woman standing in front of a graph with increasing money
Fidelity's 2018 study found that two major stressors for women, second to job stress, were money and health, which has since led to a partnership with WW. — Getty Images/Natali_Mis

Last year, mutual fund Fidelity Investments, one of the biggest financial services companies in the world with about $2.5 trillion in assets under management, set out to find out what women really worry about.

Lorna Kapusta, the firm’s head of women and investing, says, “We did a study a little over a year ago: What are the things getting in the way of feeling our best?” Among the biggest headaches she says — second only to job stress — are worries about money and about health, meaning mainly diet, exercise and sleep. “What we found is 85% of women overall are stressed about their finances and about six out of 10 women were stressed about both,” Kapusta told CO—.

And when it comes to money and investing, men and women are different. Kapusta says, “Men are more interested in [the] return. Women are more interested in goals, [in terms of] what you are trying to achieve in your life.” Women, more than men, tend to feel intimidated by the jargon and atmosphere around investing, Kapusta adds, and are more likely to feel that however much money they have is not enough to begin investing with — even as they have more economic power than ever before. Indeed, they are the breadwinners in 49% of U.S. households, she said, citing an NBC News/Wall Street Journal poll.

Armed with that information, Fidelity went out looking for a corporate partner that could bring the same authority to the health side of the stress picture for women that Fidelity brings to finance. That led Fidelity to WW (formerly Weight Watchers). In June, the partners rolled out a webcast in a talk show format hosted by CBS news anchor Gayle King called “Demand More From Your Money & Health.” The series, which also features Fidelity’s president, personal investing, Kathleen Murphy, and WW CEO Mindy Grossman, is devoted to talk and advice — treating finance and health stress as interrelated concerns, both important aspects of anyone’s overall wellness.

The financial advice is grounded in commonsensical guidance — create an emergency fund, start investing for retirement, etc. — but it is couched in language meant to encourage and reassure, language that treats money as the emotional subject it is, not a mere matter of numbers. The overall message is that taking care of your financial health is a lot like taking care of your body: Consult with a pro to gather information and set goals; make a plan and stick to it; reward yourself for small steps; and don’t punish yourself for slips.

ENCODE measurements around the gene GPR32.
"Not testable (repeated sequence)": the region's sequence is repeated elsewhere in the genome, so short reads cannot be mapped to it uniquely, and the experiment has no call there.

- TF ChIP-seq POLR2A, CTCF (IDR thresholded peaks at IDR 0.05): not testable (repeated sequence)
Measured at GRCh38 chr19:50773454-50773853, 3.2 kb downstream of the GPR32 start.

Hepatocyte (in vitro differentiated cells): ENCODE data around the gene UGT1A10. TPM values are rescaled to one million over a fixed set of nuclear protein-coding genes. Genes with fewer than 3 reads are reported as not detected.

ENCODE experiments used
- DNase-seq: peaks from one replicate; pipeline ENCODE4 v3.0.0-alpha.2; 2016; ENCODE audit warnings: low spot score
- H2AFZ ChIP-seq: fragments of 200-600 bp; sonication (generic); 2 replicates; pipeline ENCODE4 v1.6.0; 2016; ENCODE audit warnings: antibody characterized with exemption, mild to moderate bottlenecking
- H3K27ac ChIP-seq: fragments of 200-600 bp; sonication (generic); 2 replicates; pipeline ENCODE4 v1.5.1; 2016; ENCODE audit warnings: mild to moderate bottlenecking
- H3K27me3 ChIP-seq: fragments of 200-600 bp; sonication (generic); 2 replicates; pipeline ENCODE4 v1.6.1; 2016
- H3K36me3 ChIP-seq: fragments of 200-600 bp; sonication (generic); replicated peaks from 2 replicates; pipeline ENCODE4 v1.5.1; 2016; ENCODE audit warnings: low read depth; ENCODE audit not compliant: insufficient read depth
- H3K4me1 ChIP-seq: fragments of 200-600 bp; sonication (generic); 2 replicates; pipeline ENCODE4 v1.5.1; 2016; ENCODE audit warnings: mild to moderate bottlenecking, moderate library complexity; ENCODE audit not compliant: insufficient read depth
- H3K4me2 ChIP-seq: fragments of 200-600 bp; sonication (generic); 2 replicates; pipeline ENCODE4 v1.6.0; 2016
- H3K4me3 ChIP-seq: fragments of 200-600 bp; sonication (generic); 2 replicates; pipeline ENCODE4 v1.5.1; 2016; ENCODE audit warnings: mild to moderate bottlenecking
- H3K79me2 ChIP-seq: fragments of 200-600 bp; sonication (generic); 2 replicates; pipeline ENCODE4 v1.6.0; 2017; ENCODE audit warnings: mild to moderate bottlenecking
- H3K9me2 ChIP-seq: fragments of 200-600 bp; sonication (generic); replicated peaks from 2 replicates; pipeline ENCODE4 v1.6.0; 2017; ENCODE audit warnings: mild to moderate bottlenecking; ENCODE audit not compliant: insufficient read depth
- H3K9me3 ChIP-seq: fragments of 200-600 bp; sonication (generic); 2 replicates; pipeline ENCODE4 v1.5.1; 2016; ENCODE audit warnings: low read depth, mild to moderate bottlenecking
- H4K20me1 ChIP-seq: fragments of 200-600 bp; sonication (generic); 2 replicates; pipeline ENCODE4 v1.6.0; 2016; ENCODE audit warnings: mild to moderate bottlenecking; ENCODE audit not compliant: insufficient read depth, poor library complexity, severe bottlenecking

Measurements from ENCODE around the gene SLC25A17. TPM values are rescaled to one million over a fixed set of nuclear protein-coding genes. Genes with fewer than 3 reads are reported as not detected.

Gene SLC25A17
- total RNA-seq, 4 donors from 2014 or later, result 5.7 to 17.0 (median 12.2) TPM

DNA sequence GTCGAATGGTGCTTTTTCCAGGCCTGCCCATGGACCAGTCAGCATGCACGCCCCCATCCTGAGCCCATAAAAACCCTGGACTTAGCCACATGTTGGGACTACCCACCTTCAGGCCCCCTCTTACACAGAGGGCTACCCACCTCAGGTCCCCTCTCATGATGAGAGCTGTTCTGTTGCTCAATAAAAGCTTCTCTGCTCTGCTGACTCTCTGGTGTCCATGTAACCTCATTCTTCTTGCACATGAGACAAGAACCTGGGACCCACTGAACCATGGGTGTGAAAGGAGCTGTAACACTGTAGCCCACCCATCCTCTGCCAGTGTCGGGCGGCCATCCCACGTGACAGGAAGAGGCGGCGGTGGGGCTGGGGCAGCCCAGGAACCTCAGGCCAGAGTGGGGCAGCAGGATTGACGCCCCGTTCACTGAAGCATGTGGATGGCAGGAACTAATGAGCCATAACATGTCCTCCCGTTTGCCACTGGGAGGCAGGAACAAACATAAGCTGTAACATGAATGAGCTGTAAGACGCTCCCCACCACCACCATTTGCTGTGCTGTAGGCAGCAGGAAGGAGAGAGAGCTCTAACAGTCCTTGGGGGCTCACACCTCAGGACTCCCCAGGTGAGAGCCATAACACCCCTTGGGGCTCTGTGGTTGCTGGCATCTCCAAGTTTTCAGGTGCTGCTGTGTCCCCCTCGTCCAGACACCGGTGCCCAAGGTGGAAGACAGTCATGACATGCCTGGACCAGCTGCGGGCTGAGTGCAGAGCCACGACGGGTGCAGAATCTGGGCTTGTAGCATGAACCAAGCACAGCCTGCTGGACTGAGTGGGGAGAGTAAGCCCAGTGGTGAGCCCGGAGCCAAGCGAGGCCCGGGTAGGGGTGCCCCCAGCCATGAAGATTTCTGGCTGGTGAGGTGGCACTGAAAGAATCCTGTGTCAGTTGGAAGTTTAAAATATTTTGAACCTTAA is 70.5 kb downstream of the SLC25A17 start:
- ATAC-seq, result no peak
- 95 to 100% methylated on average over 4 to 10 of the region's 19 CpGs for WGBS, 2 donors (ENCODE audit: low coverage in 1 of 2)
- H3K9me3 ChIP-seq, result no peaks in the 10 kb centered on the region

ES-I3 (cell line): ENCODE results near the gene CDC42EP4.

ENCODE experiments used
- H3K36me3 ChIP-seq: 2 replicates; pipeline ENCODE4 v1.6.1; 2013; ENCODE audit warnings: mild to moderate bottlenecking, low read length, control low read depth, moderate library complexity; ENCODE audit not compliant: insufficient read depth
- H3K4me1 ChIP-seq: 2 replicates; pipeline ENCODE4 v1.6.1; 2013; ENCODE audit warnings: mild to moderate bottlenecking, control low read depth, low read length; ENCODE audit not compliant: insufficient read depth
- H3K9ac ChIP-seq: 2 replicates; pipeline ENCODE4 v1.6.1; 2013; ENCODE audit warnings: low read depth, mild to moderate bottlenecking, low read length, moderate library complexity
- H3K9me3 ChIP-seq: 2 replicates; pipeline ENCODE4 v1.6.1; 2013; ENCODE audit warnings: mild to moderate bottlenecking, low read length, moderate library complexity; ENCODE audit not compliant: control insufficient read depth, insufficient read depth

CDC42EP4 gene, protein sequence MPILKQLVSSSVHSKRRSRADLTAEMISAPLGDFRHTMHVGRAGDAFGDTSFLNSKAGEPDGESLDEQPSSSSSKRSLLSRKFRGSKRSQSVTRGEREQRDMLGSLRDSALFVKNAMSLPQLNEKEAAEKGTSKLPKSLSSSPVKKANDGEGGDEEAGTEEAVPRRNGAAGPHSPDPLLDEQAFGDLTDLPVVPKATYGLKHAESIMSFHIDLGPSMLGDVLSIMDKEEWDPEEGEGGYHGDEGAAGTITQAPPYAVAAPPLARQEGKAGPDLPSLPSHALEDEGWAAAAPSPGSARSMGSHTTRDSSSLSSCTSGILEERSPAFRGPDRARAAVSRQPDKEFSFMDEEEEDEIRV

For about nine years, we have been really focused on women and money and their engagement with money and building their confidence.

Lorna Kapusta, head of women and investing, Fidelity

Collaborate

Fidelity and WW teamed up to tackle two major stressors in the lives of women: health and money. Read on for another example of how two major brands collaborated for their customers.


Cheers,
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Fidelity is intent on the program’s inclusivity, offering financial planning solutions for all women, no matter the size of their bank account, Kapusta said.

“Demand More from Your Money & Health” topics covered include how common it is to experience health and finance related stress; how that stress manifests in managing one’s everyday life and when unexpected life events unfold; and the critical tips and tools available to navigate these situations.

Feedback from the series has been positive, Fidelity says, prompting a dialogue, with viewers writing in to share their own stories and asking additional questions.

The investment firm is developing new research and content related to how financial planning is unique to women, which will include a new video series to bow in 2020.